As many as one in 10 adults worldwide develops a thyroid nodule that requires clinical investigation. The incidence of thyroid cancer is rapidly increasing, particularly among women, and although the majority of thyroid nodules are benign, each one must be thoroughly analyzed.
Up to one-third of patients, however, cannot be reliably diagnosed on the basis of a fine-needle aspiration biopsy of the thyroid and they all too frequently need to undergo invasive surgery to remove the affected lobe for further analysis. The majority of these cases are still benign, and surgery could be avoided if better diagnostic tools were available.
The research group at Trinity College is trying to identify robust early-stage markers that clearly indicate a thyroid nodule’s cancerous status from just a needle biopsy.
Thyroid cancers are divided into many different types, based on their pathologies. Papillary thyroid cancer (PTC) is the most commonly occurring type and accounts for about 80% of all thyroid tumors.
The team is looking for discrete molecular events in PTC tumor samples, such as the presence or absence of certain genes or gene products that always correlate with either a good or bad prognosis. Being able to diagnose a biopsy on the basis of such markers would be much more objective than classical cytological approaches and would hugely benefit cancer patients, as well as the healthcare system.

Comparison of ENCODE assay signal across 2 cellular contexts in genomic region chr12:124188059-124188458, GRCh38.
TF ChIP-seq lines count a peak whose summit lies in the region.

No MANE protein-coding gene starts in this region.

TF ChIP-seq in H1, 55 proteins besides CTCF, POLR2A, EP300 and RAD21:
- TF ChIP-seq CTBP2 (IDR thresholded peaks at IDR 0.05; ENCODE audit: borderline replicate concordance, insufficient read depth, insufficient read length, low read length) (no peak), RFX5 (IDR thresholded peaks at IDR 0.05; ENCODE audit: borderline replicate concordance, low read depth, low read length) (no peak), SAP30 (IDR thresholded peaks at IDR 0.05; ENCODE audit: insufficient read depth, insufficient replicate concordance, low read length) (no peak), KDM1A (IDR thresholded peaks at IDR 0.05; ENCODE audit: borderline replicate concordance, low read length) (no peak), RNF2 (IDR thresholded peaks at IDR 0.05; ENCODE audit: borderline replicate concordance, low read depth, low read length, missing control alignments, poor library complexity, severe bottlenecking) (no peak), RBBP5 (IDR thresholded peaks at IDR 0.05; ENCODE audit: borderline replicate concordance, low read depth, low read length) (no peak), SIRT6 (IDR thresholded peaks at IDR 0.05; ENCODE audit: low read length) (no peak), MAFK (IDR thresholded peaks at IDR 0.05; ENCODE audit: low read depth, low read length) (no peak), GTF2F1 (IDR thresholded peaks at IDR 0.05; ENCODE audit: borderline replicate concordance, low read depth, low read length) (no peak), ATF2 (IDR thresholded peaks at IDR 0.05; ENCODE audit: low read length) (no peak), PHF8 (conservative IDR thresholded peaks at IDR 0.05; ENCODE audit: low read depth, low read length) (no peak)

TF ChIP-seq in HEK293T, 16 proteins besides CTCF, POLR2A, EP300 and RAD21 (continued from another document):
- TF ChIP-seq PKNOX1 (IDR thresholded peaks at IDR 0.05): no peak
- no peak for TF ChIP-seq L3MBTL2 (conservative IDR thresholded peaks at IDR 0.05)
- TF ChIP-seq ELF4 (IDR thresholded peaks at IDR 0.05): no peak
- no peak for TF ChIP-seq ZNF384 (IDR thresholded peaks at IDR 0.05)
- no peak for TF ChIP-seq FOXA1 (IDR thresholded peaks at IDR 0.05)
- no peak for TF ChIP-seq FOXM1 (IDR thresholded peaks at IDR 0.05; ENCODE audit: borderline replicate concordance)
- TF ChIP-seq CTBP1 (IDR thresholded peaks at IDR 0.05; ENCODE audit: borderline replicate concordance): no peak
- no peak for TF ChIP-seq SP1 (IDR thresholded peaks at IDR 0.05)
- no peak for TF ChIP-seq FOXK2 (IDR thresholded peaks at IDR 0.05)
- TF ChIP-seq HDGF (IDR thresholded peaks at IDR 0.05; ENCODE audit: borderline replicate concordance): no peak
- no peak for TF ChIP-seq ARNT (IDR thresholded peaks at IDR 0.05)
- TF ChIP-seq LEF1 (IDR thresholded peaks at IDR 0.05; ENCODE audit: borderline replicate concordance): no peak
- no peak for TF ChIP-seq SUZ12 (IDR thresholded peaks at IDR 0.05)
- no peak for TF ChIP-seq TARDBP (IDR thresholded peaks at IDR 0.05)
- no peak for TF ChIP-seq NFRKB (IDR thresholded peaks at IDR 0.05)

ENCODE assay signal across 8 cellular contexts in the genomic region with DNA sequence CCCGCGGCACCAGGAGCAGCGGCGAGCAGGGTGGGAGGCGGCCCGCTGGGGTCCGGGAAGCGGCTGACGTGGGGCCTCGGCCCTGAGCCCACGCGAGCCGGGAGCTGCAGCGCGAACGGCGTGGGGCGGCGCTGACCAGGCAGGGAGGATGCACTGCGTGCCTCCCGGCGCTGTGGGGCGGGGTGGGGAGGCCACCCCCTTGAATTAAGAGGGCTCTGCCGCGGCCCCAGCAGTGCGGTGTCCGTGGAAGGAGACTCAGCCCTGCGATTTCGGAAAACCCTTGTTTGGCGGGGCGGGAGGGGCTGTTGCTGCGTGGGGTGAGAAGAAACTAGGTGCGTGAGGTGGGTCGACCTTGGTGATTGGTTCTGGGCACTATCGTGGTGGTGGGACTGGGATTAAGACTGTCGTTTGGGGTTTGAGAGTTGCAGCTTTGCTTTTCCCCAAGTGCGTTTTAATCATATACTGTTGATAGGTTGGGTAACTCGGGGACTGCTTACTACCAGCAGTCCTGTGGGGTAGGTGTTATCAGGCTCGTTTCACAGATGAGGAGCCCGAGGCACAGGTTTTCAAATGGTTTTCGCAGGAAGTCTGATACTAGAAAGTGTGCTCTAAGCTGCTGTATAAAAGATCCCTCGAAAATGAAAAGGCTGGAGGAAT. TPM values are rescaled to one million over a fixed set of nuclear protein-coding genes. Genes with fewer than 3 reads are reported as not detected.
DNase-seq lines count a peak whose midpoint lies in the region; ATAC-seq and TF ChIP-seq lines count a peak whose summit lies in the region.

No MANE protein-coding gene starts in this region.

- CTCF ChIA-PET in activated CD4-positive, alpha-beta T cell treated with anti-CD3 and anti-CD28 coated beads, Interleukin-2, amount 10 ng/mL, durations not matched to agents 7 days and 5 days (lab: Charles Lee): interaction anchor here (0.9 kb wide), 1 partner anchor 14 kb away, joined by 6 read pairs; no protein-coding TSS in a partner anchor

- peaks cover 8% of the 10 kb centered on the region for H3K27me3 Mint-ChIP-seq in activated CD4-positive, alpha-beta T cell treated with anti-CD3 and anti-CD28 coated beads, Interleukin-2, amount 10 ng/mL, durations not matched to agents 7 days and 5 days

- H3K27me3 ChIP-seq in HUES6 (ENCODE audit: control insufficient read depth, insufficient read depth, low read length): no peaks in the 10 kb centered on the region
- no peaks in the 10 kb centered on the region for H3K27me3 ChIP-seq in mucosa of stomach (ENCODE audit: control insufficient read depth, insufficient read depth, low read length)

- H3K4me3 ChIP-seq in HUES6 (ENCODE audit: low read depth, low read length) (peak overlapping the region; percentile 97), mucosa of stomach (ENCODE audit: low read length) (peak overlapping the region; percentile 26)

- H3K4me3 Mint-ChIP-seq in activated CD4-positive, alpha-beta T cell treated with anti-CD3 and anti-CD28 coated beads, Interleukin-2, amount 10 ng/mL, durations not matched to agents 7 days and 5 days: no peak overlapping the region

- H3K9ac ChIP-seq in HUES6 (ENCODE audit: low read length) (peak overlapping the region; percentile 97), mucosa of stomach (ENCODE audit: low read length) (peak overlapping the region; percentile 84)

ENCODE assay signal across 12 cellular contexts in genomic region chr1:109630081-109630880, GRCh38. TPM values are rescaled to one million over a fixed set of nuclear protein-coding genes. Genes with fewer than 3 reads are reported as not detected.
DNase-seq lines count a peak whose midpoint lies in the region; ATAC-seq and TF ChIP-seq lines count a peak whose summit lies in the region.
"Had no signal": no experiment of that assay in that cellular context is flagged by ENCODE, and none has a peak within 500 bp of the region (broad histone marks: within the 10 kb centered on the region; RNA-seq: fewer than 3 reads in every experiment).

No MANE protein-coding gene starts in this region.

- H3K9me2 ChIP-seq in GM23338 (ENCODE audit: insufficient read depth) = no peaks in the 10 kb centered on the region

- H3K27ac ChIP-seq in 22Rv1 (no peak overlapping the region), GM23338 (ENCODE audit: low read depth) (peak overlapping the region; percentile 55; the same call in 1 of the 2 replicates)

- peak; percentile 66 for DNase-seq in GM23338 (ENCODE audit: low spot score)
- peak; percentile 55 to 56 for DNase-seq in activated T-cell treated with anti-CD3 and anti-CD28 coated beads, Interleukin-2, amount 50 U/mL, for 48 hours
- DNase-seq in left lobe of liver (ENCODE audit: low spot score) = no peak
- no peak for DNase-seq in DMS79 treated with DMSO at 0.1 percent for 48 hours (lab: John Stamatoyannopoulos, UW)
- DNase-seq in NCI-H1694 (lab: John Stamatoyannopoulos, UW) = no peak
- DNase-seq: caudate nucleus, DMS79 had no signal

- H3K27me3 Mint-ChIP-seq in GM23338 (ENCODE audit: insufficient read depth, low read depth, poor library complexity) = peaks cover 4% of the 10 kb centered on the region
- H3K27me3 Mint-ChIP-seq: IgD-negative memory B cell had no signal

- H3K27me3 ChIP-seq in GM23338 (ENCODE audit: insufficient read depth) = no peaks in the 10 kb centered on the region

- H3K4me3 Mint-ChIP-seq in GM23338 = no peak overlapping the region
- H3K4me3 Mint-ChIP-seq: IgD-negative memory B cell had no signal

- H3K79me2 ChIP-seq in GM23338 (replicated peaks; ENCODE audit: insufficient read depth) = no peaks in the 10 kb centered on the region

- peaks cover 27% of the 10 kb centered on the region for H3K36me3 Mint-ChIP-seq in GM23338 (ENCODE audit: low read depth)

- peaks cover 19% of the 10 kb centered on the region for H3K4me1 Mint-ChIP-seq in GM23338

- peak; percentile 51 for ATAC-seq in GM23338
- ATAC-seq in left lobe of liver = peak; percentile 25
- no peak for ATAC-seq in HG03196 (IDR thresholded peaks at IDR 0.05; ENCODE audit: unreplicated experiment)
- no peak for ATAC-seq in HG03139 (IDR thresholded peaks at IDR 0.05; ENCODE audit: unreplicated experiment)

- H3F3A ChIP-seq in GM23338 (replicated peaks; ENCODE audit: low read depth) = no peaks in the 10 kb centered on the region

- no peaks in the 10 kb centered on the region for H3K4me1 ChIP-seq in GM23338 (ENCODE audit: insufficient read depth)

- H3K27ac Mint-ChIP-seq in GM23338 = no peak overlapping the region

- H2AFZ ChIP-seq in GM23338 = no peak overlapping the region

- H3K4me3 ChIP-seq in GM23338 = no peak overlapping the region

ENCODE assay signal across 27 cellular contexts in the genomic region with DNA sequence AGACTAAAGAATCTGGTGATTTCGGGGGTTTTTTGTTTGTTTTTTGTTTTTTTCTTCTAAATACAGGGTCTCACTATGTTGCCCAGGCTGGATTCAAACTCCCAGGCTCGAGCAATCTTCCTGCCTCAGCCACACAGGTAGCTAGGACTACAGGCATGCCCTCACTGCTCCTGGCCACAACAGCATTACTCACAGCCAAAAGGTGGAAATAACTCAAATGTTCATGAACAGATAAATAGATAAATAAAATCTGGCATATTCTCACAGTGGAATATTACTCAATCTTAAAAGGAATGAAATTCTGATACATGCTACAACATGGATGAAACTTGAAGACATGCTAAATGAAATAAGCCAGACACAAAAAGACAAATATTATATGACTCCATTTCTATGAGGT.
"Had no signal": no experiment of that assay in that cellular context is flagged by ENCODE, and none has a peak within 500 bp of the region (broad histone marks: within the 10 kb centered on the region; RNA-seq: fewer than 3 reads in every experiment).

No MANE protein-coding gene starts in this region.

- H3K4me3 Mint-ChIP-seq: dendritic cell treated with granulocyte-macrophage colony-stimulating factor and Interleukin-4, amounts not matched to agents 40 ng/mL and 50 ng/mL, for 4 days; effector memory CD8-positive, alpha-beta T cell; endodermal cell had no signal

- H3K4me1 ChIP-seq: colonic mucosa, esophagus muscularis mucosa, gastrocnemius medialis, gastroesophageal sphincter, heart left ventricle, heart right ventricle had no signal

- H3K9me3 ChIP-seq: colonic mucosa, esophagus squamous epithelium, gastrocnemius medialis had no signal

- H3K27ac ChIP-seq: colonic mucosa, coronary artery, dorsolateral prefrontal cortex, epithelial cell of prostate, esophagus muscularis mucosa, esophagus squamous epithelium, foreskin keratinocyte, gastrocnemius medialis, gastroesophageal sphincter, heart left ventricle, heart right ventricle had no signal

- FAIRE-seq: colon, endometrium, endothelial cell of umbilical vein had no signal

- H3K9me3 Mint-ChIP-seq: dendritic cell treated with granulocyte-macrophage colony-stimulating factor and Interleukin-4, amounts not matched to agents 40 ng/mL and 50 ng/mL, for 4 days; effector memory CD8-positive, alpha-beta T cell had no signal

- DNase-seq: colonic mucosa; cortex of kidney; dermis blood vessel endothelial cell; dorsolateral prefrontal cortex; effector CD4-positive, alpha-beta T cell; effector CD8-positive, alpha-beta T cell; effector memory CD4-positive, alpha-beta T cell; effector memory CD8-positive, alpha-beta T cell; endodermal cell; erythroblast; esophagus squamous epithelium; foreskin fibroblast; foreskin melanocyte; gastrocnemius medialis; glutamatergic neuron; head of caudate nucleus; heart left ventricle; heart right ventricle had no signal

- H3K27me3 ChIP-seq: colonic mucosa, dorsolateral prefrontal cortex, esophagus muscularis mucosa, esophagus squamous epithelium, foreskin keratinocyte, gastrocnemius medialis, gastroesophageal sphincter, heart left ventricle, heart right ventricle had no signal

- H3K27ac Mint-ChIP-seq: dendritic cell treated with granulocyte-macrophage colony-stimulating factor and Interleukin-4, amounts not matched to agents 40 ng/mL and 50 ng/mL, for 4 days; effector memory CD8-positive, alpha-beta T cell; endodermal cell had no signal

PTC studies have extensively researched three principal genes: the ret (rearranged during transfection) proto-oncogene, ras, and BRAF. ret-ras-BRAF form part of a common cellular signaling pathway.
Mutations in ret have been associated with the more malignant PTC tumors for some time (Figure 1). After the Chernobyl accident, for example, the incidence of thyroid cancers in Belarus showed a 2,500% increase. Part of the ret gene is known to be able to translocate within its chromosome and become juxtaposed to any one of 15 other genes. Each of these is always expressed in the cell, meaning that part of the ret gene becomes inappropriately activated. Two principal genes account for probably 90% of the changes: ret-1 and ret-3.
In the Dublin project, ret has been the major genetic aberration in PTC within the Irish population. ret-1 tends to associate with classic PTC, and ret-3 activation is associated with the more malignant tumors within the tissue sample cohorts being studied.
BRAF mutations on the other hand have shown an unusual temporal association. Up until 1992, the majority of tumors involved ret aberrations, but there has been a fairly dramatic change, and since then, tumors with BRAF mutations have become the most common in the Irish population samples.